Kanoy and Miller (1980) sum up the various relationships using Levinger's ( 1976) notion of 'barriers and facilitators' of divorce, in a model that at least has the virtue of testability.
Figure 1: Children's impact on the parental decision to divorce
Source: Kanoy and Miller, 1980.
Our conclusion from all of this is that children are involved in their parents' affairs and therefore children must be allowed the right to preserve those blood ties or at least to understand why their parents have decided to sever the marriage bond that produced them.
The Legal Rights of Children of Divorcing Parents
Those involved officially in the process of marriage preservation and dissolution have to face the rights of children. It is ironic that the Family Court of Australia, so often accused of making divorce 'easy' and thus of 'causing' the unhappiness of thousands of children, asserts the 'best interests of the child' more vigorously than do those at the supposedly 'preventive' end of marriage counselling. Though not without its faults, the Family Court system at least attempts to involve children and to protect their best interests against parental manipulation.
Historically in common law the father was automatically the custodian of his legitimate children. When this principle was at its height there was no need for custody battles - the law was certain even if it could frequently be accused of being unjust. Gradually throughout the early part of this century the mother (especially of a child of tender years) came to be considered the most appropriate caregiver, unless she had disqualified herself by reason of her conduct. The Family Law Act altered this by declaring that, subject to a court order to the contrary, each party to the marriage is a guardian of a child and both have joint custody. This does not, of course, mean equal time spent with each parent, except in a minority of cases. It means parents have equal rights in decision-making about the child's schooling, religion and so on and thus encourages dual parenting rather than half-parenting for the child.
As society has become more complex and lifestyles more varied it becomes more difficult for judges to decide on the facts before them who should win or lose custody. We say win or lose because the lack of fault in our divorce law has not reduced the magnitude of the contest that gets under way when two parents do battle over their children - and those parents' various capacities to 'parent' must be assessed if the court is to carry out its mandate with respect to the children.
The rights of children to participate in the decision-making process about their welfare has been espoused by the Family Law Act in two particular areas. One is the wishes of the child. Under the Act as recently amended, the court is required to consider any wishes expressed by the child and to give these wishes such weight as the court considers appropriate in the circumstances of the case. Previously the court could not make an order contrary to the wishes of a child of 14 and over unless it was satisfied that special circumstances existed. The recent amendments also enable proceedings to be instituted by or on behalf of a child of the marriage against one or both of the parties to the marriage with respect to the welfare of the child.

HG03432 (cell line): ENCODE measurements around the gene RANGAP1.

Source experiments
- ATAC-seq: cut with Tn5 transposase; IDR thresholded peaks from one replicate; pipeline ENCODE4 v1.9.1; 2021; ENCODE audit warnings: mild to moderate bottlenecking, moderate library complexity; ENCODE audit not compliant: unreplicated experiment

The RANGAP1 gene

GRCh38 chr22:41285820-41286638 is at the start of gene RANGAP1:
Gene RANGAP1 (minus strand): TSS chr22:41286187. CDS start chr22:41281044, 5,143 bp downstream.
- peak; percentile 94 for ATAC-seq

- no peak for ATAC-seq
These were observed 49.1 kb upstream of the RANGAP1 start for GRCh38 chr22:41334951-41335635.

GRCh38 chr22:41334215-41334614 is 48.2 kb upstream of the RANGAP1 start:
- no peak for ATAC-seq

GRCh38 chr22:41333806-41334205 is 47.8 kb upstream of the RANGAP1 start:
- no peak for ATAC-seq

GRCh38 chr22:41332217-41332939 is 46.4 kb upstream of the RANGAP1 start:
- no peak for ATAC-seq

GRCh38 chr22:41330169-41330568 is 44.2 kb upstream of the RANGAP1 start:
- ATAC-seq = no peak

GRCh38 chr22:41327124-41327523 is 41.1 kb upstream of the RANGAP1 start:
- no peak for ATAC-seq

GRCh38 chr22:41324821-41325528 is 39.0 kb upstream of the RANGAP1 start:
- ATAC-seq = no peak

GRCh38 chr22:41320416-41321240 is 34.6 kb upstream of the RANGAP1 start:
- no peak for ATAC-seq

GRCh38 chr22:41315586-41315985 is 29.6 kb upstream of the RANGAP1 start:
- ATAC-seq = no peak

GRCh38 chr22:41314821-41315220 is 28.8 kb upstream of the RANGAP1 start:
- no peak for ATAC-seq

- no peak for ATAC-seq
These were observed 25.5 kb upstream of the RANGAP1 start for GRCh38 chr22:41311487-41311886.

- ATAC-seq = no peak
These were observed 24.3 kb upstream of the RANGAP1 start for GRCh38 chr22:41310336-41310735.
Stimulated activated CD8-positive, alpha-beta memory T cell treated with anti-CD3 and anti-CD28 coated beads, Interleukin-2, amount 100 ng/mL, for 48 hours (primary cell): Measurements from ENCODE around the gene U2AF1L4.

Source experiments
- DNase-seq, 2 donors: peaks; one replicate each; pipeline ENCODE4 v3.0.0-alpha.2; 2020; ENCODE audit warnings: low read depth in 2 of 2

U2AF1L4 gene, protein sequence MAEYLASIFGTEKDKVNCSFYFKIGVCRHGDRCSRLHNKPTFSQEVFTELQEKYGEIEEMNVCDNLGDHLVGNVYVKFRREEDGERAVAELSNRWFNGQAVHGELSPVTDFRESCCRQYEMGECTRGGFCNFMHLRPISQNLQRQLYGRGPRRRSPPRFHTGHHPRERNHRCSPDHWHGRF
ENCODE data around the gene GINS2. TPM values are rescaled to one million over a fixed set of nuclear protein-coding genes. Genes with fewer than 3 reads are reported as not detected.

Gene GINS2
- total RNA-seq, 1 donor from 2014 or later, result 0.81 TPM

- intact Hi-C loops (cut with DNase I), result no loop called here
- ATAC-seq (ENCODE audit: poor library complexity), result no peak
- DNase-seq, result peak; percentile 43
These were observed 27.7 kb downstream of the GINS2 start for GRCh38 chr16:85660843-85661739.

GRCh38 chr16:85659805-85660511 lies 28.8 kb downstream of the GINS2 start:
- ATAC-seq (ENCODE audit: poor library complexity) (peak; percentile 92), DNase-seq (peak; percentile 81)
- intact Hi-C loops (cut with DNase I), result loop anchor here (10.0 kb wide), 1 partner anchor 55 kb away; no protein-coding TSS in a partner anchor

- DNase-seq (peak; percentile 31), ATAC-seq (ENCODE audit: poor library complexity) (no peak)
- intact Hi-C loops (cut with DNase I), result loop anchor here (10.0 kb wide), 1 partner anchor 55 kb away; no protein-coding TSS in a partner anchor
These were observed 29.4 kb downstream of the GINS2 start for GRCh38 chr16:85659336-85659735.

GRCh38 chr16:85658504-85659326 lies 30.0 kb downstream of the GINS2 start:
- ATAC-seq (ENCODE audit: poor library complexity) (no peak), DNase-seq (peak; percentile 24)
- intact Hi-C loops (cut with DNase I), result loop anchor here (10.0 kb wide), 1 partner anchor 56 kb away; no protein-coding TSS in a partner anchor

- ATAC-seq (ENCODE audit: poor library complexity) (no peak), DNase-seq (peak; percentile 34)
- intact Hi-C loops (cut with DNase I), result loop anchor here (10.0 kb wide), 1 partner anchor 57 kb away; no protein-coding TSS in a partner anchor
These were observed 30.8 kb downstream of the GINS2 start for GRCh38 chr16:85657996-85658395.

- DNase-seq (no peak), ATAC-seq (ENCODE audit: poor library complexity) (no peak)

The second area is that of separate representation of the child. Section 65 of the Act (as amended) provides that in any proceedings under the Act in which the welfare of a child of the marriage is relevant the court may order that the child be separately represented. This order may be made as a result of the court's own motion or on the application of either the child, an organisation concerned with the welfare of children, or any other person.
Such representation is invariably funded by the appropriate Legal Aid Commission. Separate representatives are usually ordered only where there is great bitterness between the parents and their attitude to each other is likely to obscure the evidence regarding the welfare of the child. Such a representdtive may have a valuable role to play when the arrangements proposed for the children by the parents are inadequate in the circumstances, and a third alternative may be offered. Here again Family Court counsellors play an invaluable role. Often they have seen the child beforehand and can give advice while staying free of involvement in the adversary situation.
Yet counsellors are restricted in their role with children through the divorce process because they see only those cases where custody or access matters are in dispute. At least 80 per cent of all Family Court cases involving children have no court contact at all. This follows from the Family Law Act's intention to avoid directives and instead to encourage conciliation in a helping court atmosphere. In such cases the parents - sometimes unilaterally, sometimes in conjunction with the children - make arrangements for the children tacitly or after private discussions. The role of the courts in these situations is to ascertain and declare its satisfaction with the arrangements made for the children's welfare.
The arrangements have to be described in the divorce application form. This provision has been frequently criticised as being a hollow one, as few judges query the suitability of the arrangements (under Section 63 of the Family Law Act) or even find out whether they are still the same as they were when the application was filed - in fact, the entire divorce hearing may only take a couple of minutes. It is also quite often the case that the arrangements proposed are the only feasible ones in the circumstances and therefore the judge is limited in the protection he or she can offer the children. In those rare cases where a judge is unsatisfied with the arrangements the decree nisi does not become absolute.
Role of Family Court Counsellors